DNC ‘spearphishing attack’ was actually a test

The Democratic National Committee (DNC), on Wednesday: We’ve been spearphished! The committee called the FBI about what it said was a fake login page designed to intercept usernames and passwords that would get attackers into the party’s voter database.

The DNC, early on Thursday morning: False alarm! It was a test, but we don’t know who’s behind it.

Here’s the statement from DNC chief security officer Bob Lord:

We have continued to investigate the phishing site reported to the DNC yesterday. We, along with the partners who reported the site, now believe it was built by a third party as part of a simulated phishing test on VoteBuilder. The test, which mimicked several attributes of actual attacks on the Democratic party’s voter file, was not authorized by the DNC, VoteBuilder nor any of our vendors.

The DNC’s voter database contains information on tens of millions of voters. Alarm bells went off when the committee was notified that a fake login page had been created. The DNC initially said that it quickly thwarted the attack by suspending the attacker’s account and that no information was compromised.

But as of Thursday morning, the mystery cleared up. It turns out that what looked like an attempted attack was actually a test from within: specifically, as the Washington Post reported, the Michigan Democratic Party.

The state party officials had invited a group of volunteer white-hat hackers – DigiDems – to conduct penetration testing on the voter database. Unfortunately, they did so without letting the DNC know what it was up to.

As unnerving as the unauthorized (at least, not by the nation-level DNC) test was, the silver lining was that the “spearphishing” attack was spotted and shut down. In other words, the DNC’s cyber security defenses passed the test.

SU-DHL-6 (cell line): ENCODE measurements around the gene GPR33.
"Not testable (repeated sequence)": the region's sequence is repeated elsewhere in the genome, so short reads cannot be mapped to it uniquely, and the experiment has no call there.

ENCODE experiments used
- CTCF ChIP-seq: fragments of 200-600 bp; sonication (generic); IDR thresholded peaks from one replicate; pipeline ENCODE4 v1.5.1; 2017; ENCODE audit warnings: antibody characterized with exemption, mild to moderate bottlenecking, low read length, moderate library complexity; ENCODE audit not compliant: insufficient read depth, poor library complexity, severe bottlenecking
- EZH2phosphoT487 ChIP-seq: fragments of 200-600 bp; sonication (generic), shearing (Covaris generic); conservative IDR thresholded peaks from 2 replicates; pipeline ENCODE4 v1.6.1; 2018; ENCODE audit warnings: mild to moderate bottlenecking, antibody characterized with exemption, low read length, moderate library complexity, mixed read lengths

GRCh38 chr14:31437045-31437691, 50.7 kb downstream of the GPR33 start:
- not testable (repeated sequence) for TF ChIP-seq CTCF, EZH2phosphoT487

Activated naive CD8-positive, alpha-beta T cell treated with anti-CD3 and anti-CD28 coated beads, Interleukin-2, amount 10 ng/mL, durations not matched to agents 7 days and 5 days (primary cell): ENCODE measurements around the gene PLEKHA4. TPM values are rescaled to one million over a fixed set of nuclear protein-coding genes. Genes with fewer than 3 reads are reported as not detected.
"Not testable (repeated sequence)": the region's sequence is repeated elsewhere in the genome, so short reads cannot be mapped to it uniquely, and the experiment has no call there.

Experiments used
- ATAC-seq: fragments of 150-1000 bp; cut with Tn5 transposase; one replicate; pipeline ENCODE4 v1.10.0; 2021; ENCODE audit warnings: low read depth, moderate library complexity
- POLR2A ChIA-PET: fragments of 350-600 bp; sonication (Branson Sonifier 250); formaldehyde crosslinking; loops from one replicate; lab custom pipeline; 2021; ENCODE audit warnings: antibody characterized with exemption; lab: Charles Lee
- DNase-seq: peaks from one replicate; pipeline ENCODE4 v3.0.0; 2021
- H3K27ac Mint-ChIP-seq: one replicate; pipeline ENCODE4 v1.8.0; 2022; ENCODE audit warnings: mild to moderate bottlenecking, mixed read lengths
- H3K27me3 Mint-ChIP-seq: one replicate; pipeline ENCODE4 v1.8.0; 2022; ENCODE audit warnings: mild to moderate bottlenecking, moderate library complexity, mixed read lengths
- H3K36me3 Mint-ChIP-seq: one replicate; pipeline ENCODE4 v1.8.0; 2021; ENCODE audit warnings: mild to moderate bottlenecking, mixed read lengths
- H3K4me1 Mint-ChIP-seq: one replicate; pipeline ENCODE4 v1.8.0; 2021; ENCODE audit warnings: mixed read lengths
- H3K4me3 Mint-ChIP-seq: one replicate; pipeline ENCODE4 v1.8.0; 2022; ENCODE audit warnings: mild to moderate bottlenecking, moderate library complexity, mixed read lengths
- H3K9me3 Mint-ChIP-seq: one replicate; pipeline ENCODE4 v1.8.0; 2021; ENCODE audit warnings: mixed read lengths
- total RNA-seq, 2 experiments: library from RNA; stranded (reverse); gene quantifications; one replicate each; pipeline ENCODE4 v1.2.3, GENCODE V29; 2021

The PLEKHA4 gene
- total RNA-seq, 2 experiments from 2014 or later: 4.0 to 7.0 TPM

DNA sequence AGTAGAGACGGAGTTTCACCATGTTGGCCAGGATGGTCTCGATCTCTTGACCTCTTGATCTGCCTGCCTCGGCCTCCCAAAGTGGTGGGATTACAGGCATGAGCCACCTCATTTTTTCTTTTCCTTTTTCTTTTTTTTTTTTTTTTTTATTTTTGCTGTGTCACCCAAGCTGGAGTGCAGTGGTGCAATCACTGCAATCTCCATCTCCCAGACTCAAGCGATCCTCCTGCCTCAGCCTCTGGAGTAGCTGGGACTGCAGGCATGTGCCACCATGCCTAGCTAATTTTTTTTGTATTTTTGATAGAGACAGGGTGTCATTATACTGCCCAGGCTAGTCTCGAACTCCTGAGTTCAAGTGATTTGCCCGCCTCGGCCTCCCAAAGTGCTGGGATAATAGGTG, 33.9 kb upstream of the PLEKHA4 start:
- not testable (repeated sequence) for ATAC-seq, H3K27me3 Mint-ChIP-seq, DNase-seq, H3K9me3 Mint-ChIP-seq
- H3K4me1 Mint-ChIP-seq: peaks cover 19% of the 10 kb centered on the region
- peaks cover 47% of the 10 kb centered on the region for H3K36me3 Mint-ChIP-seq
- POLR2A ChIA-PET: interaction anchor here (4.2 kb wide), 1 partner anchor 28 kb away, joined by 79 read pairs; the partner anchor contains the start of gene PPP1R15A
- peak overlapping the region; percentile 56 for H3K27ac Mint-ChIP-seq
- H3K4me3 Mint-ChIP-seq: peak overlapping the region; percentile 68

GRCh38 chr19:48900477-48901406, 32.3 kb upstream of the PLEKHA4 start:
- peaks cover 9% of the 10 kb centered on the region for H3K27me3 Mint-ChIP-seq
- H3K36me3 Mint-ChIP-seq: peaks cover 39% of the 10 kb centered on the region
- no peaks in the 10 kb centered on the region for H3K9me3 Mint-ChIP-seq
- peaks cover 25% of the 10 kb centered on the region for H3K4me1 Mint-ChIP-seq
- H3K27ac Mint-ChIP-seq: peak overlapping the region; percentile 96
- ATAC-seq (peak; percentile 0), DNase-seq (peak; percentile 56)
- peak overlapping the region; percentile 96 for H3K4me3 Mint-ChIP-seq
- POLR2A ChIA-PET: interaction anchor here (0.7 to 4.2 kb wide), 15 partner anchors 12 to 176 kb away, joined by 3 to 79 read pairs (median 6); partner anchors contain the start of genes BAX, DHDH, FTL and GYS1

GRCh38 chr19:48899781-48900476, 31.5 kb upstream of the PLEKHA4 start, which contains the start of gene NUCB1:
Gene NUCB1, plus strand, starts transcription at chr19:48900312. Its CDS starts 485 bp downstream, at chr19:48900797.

The cybersecurity firm Lookout was the first to have spotted the phishing attempt, the Post reports. Lookout vice president Mike Murray had this to say about the test:

The thing about “false alarms” is that you don’t know that they’re false until you’ve showed up to investigate. All the folks who pulled together on this were amazing, and had this been a real attack, would have stopped something terrible.

Lord replied by thanking everybody who worked “round the clock” with him to respond to the perceived threat:

The positive result of the unauthorized test is a testament to the DNC having likely learned a thing or two after campaign manager John Podesta’s credentials got phished out of him by a malicious email purporting to be a Google security notice in 2016.

Although this incident had a happy ending, it doesn’t mean that true election meddling attacks aren’t coming in thick and fast.

On Monday night, Microsoft’s Digital Crimes Unit (DCU) reported that it took control of six internet domains that were about to be used by the Russian Fancy Bear hacking group – also known as APT28 – to spoof US political organizations.

They included two domains that were passing themselves off as US think tanks – the International Republican Institute and the Hudson Institute – plus three that appeared to be about to target services connected to the US Senate.

Christopher Scott, chief technology officer and remediation lead for IBM’s X-Force IRIS, which conducts incident response and threat intelligence, told the Post that it’s no skin off hackers’ backs if one spearphishing attempt fails. After all, it doesn’t cost anything to keep throwing attempts at a target until the attacker hits pay dirt:

You’re just trying to get one person to click. If I get one person to click and enter credentials, I’ve gotten the capability – and I can throw thousands of messages out to a company.

Scott says that to fend off attacks, you’ve got to get people to keep up their guards:

When we get a message, we want to see what it’s about. We don’t pause and say, ‘Is this suspicious?’ [It’s important for organizations to teach users] to ask the question of your security teams, ‘Hey this looks suspicious, can you check it out for me?’

Here are more tips to help you recognize, and steer clear of, phishing links.